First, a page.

Site: www.businesswire.com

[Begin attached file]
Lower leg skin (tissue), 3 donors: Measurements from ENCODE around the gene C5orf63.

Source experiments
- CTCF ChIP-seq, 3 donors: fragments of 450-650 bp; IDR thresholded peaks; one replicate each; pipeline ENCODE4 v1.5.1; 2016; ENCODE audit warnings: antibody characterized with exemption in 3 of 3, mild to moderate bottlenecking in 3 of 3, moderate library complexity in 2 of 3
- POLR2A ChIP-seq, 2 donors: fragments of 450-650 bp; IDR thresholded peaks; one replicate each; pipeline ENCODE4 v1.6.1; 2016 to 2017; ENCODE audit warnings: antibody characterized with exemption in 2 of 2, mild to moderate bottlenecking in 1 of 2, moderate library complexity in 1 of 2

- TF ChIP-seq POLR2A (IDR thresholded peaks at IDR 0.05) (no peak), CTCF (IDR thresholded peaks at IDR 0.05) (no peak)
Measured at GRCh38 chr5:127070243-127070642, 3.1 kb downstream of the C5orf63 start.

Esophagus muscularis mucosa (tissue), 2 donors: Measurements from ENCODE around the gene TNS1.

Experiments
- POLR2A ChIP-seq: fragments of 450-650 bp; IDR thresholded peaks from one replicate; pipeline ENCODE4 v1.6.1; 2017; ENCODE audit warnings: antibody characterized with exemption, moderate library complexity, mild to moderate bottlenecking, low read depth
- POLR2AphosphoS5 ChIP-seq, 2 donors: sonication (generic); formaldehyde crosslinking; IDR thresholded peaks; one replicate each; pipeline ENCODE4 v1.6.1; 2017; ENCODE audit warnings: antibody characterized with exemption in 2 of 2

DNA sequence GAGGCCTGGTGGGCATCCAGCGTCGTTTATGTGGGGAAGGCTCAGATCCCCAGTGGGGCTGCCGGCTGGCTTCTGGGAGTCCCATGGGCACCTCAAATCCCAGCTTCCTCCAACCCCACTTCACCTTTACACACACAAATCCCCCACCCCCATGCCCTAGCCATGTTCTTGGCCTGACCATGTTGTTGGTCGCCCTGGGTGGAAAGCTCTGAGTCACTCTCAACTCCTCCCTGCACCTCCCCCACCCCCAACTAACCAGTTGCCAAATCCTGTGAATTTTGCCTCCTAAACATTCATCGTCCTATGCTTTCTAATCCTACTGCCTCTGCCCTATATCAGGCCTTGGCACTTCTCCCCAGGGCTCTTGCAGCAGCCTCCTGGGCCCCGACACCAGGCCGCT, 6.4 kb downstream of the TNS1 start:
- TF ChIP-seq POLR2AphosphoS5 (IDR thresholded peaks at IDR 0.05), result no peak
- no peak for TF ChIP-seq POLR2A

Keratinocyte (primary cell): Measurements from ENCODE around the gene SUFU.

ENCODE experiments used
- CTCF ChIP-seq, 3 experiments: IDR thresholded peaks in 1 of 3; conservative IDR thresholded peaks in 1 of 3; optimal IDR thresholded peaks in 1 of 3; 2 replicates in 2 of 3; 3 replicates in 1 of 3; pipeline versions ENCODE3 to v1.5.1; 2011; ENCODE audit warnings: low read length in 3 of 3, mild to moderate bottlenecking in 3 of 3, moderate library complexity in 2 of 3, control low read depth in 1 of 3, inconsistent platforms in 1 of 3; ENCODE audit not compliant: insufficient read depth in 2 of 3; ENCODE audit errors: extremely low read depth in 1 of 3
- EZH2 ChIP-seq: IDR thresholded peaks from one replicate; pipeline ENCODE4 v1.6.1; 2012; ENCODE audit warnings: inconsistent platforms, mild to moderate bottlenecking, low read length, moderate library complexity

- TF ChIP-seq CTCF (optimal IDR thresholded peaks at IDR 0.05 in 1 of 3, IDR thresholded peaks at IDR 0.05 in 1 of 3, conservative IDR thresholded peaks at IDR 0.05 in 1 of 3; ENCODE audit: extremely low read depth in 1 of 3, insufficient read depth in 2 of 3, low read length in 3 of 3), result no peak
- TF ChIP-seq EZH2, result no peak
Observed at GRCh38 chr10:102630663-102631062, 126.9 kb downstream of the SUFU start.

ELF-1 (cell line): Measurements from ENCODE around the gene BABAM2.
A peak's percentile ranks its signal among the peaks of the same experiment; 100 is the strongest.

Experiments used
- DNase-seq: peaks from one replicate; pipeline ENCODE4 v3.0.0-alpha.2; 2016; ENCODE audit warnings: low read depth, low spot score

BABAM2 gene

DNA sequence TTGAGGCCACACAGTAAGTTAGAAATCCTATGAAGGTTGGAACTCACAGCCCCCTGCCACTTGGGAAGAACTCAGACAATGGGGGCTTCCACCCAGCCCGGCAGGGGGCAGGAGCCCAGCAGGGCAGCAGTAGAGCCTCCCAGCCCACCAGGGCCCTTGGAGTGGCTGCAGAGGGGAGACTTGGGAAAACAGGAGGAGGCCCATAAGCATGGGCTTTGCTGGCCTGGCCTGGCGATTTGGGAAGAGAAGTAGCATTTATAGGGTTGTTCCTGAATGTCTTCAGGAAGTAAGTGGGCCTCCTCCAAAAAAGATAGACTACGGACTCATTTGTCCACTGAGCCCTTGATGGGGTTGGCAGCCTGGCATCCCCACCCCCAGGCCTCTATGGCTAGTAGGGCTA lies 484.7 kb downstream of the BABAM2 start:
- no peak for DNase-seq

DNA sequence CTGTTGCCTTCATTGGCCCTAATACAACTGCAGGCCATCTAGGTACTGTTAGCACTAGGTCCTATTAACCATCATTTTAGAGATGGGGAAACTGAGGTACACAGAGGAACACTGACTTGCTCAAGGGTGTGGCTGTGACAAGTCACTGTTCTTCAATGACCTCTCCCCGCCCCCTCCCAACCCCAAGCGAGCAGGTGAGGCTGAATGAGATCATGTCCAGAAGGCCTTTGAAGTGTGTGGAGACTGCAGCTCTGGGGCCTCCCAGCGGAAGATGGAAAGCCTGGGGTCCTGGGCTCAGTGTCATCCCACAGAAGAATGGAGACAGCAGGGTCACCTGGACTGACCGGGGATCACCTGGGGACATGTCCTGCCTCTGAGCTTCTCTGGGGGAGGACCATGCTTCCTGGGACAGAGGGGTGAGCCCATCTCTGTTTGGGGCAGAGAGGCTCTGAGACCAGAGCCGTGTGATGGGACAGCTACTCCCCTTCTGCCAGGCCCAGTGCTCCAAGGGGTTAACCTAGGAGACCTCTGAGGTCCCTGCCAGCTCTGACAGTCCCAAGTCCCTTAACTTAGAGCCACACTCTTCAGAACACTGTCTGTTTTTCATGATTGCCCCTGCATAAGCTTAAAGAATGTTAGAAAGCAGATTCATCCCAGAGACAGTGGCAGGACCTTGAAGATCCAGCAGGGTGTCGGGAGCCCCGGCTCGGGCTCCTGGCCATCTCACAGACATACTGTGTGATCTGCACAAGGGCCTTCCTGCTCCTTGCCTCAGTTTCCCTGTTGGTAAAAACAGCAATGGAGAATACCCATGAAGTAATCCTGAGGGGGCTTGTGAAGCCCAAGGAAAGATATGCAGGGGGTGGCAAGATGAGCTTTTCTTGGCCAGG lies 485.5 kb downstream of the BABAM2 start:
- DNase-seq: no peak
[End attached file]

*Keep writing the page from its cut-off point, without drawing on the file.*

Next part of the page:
TAIPEI, Taiwan--(BUSINESS WIRE)--Acer’s Predator 21 X gaming notebook has been honored with a Taiwan Excellence Gold award, the top prize of the competition. In further recognition of Acer’s merits in gaming, Acer’s Predator Z850 gaming projector was also recognized by judges with a Taiwan Excellence Silver award. Several other Acer products were also honored with awards, including the Acer Swift 7 ultra-thin notebook, ProDesigner™ (BM320) monitor, XR382CQK curved monitor and the abUC1 unified communications solution, bringing Acer’s total tally at the competition to six awards. The Predator 21 X has been grabbing headlines since its unveiling at IFA 2016 in Berlin and is the world’s first notebook to offer a curved 21-inch IPS display (2560 x 1080). Combined with wide-angle viewing, a 120Hz refresh rate, integrated Tobii eye-tracking technology, NVIDIA® G-SYNC™ technology and dual NVIDIA® GeForce® GTX 1080 graphic cards in SLI, the Predator 21 X takes the AAA gaming experience to new heights. The Predator Z850 is the world’s first ultra-wide HD laser projector designed for gaming. The Predator Z850’s 24:9 ultra-wide HD resolution (1920 x 720) expands the gaming experience like never before. It displays a 50% wider image compared to traditional 16:9 screen resolution. It also sports ultra-short-throw technology that allows it to project a 120-inch screen at a remarkably short distance of just 47 cm (18.5 inches). The Acer Swift 7 is the world’s first notebook to measure less than 1cm thin. Measuring a mere 9.98mm (0.39 inches) in height and weighing 1.1 kg (2.48 pounds), its streamlined all-aluminum chassis is further accentuated by an elegant black-and-gold dual tone design. It also sports tough Corning® Gorilla® Glass, which adds superior scratch resistance to the 13.3-inch display, and the latest wireless technology (2x2 802.11ac with MU-MIMO) delivers smooth and reliable connectivity. The Acer ProDesigner™ (BM320) monitor is a 32-inch 4K2K display designed for professional level color accuracy and performance. It has a bevy of features to enhance image color and quality, including 100% of both sRGB and Adobe RGB. The monitor is optimized for video editing as well. It covers 100% of the REC. 709 and 90% of the DCI-P3 color spaces for optimal color precision. In addition, it is calibrated to achieve a low Delta E average of <1. The Acer XR382CQK monitor is a 37.5-inch 21:9-ratio QHD-resolution monitor with a 2300R curvature. It features 178-degree viewing angles, 100% sRGB gamut coverage and AMD FreeSync technology to offer a smooth gaming experience without stuttering and tearing. The monitor also supports Picture-in-Picture (PiP) and Picture-by-Picture (PbP) display modes that allow gamers to fully customize their monitor setup. abUC is an innovative software-defined communication service that improves upon the traditional PBX system and offers a major advancement in manageability and security, while lowering total cost of ownership for organizations. For an organization’s employees, the solution offers them a more dynamic platform, allowing easier integration of cross-platform communications, which helps them increase productivity in the office or out in the field. 2017 Taiwan Excellence Award winners were selected from 1,188 entries from hundreds of Taiwanese companies, and evaluated against criteria including R&D, design, quality, and marketing strategy, by a panel of industry professionals. In its 25th year, the Taiwan Excellence Award program was established by Taiwan’s Ministry of Economic Affairs to promote ingenuity in product and technological innovation from the Taiwan. Founded in 1976, today Acer is one of the world’s top ICT companies and has a presence in over 160 countries. As Acer looks into the future, it is focused on enabling a world where hardware, software and services will infuse with one another to open up new possibilities for consumers and businesses alike. From service-oriented technologies to the Internet of Things to gaming and virtual reality, Acer’s 7,000+ employees are dedicated to the research, design, marketing, sale, and support of products and solutions that break barriers between people and technology. Please visit www.acer.com for more information. © 2017 Acer Inc. All rights reserved. Acer and the Acer logo are registered trademarks of Acer Inc. Other trademarks, registered trademarks, and/or service marks, indicated or otherwise, are the property of their respective owners. All offers subject to change without notice or obligation and may not be available through all sales channels. Prices listed are manufacturer suggested retail prices and may vary by location. Applicable sales tax extra. 1 Originally known as abPBX during the award evaluation process, the solution has since been rebranded as abUC.